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2011-12-14
WHAT CAN CANADA LEARN FROM THE BANGKOK FLOODING

More than 500 people have lost their lives as a result of the floods.


Humanitarian organisations are now concerned about communities living among the increasingly dirty water, reports the BBC's Rachel Harvey in Bangkok.

Watching the pictures of the severe flooding in Bangkok, and thinking about all the families who are now displaced, has turned my thoughts to similar catastrophe events in Canada.  Whether the Fraser River floods in British Columbia, the Red River floods in Manitoba, or the Saguenay region floods in Quebec , flooding happens regularly in Canada – leading to some innovative attempts to prevent and control it, such as Duff’s Ditch.

The Bangkok event will most certainly cost  insurers billions dollars in insured losses, much of which will be passed on to re-insurers - a staggering cost to be sure.  If we stopped and thought about that for a minute, as they were talking about both commercial and residential losses.  Residential policies don’t have coverage for over-land flood in Canada, which got me thinking – why not?  Why is this covered in the U.S. (admittedly through a curious mix Federal Government assistance and excess private-insurer coverage), in the U.K., and in many countries, where about 50% of homeowners have flood coverage.



Mud being removed from a home.

When a flood strikes, the damages are much more than just the water that is washed through the home.  In the case of the Bangkok floods, there will be large amounts of mud carried by the floodwaters, reaching every part of the homes it runs through.  We saw this in the devastation of the storm surge from Hurricane Katrina which hit Mississippi and Louisiana, and it was part of the reason that people just abandoned their homes – it was too much work, and under the U.S. model much of the insurance money would be used up by the clean-up efforts, long before any restoration could actually begin.  The clean-up can be complicated by time – letting mud sit for a long period before the remediation work begins can yield a large clod of dirt that is almost impossible to remove except by very strenuous exertion.  Mud carried by floodwaters is incredibly damaging, and can also be dangerous – it is possible that it can carry disease, and has to be very carefully removed as a result.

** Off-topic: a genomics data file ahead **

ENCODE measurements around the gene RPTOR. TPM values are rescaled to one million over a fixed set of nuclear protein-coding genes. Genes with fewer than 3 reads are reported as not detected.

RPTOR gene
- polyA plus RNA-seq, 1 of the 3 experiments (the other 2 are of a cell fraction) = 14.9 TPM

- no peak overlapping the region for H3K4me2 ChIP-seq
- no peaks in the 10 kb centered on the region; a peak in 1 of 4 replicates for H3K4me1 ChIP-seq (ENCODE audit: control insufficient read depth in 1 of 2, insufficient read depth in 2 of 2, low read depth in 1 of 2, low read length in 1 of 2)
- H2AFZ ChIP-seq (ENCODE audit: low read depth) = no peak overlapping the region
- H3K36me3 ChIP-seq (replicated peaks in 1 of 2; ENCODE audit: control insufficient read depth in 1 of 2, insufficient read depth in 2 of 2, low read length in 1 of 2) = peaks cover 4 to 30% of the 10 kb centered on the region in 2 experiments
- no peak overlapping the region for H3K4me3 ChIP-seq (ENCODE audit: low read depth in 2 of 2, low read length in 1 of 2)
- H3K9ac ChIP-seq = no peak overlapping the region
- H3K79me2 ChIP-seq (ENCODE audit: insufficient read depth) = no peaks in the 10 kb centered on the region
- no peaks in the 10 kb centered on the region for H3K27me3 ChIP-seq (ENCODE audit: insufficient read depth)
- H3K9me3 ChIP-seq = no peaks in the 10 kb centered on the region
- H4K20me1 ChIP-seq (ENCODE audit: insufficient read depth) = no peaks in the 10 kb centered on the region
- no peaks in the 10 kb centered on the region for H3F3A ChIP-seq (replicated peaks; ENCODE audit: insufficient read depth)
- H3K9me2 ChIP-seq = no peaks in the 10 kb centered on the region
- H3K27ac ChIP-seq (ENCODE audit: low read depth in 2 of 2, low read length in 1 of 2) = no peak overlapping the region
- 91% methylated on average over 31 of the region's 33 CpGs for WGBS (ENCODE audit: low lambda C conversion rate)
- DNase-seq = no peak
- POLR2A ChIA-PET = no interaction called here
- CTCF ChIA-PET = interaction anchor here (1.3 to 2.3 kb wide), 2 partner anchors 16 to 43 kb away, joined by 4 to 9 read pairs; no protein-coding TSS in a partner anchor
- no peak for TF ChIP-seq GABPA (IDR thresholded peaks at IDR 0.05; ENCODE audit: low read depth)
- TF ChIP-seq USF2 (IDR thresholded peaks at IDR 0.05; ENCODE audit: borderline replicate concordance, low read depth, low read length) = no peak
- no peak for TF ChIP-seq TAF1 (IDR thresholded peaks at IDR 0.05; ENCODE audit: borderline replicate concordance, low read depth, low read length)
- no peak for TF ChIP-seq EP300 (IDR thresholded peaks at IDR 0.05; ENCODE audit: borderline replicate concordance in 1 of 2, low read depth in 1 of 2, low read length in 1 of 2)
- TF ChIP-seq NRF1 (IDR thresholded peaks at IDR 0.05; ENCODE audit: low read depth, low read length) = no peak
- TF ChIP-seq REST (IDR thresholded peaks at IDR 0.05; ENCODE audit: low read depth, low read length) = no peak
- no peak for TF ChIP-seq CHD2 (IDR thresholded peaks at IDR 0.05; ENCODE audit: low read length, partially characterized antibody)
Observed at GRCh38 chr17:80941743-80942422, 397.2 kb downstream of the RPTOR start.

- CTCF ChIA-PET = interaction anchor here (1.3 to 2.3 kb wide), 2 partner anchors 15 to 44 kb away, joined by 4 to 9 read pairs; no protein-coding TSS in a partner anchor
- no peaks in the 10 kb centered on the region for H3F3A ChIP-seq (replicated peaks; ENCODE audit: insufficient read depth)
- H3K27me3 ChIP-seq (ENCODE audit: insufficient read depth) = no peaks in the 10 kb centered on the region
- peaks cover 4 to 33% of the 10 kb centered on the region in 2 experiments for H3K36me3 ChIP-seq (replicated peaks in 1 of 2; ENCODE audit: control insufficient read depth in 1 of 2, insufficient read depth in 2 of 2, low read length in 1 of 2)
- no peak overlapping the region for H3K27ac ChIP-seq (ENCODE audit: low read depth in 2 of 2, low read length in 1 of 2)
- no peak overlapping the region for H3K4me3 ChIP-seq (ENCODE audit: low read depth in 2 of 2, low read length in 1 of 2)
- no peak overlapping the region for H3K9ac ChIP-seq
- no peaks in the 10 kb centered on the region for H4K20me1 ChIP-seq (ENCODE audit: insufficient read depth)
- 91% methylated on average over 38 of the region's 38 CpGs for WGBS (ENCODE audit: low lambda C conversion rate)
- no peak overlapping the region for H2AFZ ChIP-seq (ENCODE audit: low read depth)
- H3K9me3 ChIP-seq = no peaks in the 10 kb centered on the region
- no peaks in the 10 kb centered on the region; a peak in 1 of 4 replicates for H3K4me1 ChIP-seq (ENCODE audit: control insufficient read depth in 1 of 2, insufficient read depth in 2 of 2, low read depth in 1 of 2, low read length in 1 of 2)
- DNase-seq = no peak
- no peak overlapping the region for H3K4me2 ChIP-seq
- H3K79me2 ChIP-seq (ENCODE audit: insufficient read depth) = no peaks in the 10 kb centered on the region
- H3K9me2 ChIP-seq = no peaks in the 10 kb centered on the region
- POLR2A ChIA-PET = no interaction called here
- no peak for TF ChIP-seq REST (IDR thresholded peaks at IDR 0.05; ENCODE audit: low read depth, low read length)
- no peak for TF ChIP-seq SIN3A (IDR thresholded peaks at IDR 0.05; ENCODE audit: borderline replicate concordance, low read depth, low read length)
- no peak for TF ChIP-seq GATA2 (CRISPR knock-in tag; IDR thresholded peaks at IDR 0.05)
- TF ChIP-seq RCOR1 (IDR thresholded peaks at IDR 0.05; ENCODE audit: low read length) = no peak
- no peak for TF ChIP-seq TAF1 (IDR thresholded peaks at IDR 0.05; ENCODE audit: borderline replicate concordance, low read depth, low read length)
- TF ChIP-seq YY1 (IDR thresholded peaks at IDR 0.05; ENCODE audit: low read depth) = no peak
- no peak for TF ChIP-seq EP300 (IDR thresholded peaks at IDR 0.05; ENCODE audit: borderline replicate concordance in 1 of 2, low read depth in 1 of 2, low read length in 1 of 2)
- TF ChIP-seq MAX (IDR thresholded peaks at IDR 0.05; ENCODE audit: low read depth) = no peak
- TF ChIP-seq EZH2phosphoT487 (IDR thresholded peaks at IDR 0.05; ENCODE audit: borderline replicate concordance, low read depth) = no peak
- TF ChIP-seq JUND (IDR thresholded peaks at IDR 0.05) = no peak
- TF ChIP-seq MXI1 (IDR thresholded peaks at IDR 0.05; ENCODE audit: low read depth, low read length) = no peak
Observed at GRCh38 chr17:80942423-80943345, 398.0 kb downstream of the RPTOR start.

All of this can put incredible stress on property owners, even in cases where the flooding is not as extensive as what we are seeing right now – as has been the case in most flooding events in Canada.  Given that they are somewhat rare in Canada, and that certain areas are known to be prone to flooding and can be restricted from coverage through good solid risk assessment and underwriting, why would insurers be so adverse to writing flood coverage in Canada?  This is a question that the people have looked at in some joint discussions with partners.  The brainstorming found that with appropriate assistance from various levels of specialized property mitigation organizations or networks, provincial government, the insurers should in fact start to offer over-land flood coverage.  

Insurers have to ask themselves if, as an industry, do they want their policyholders to simply rely on government intervention during the next major flood event.  I would like to think that the insurance industry is more about helping the policyholders, and Canadian citizens in general, in times of great need.  If there is no insurance  and specialized property mitigation organization intervention during an event like Bangkok, are we really fulfilling our role as an industry?

author - Martin Moran


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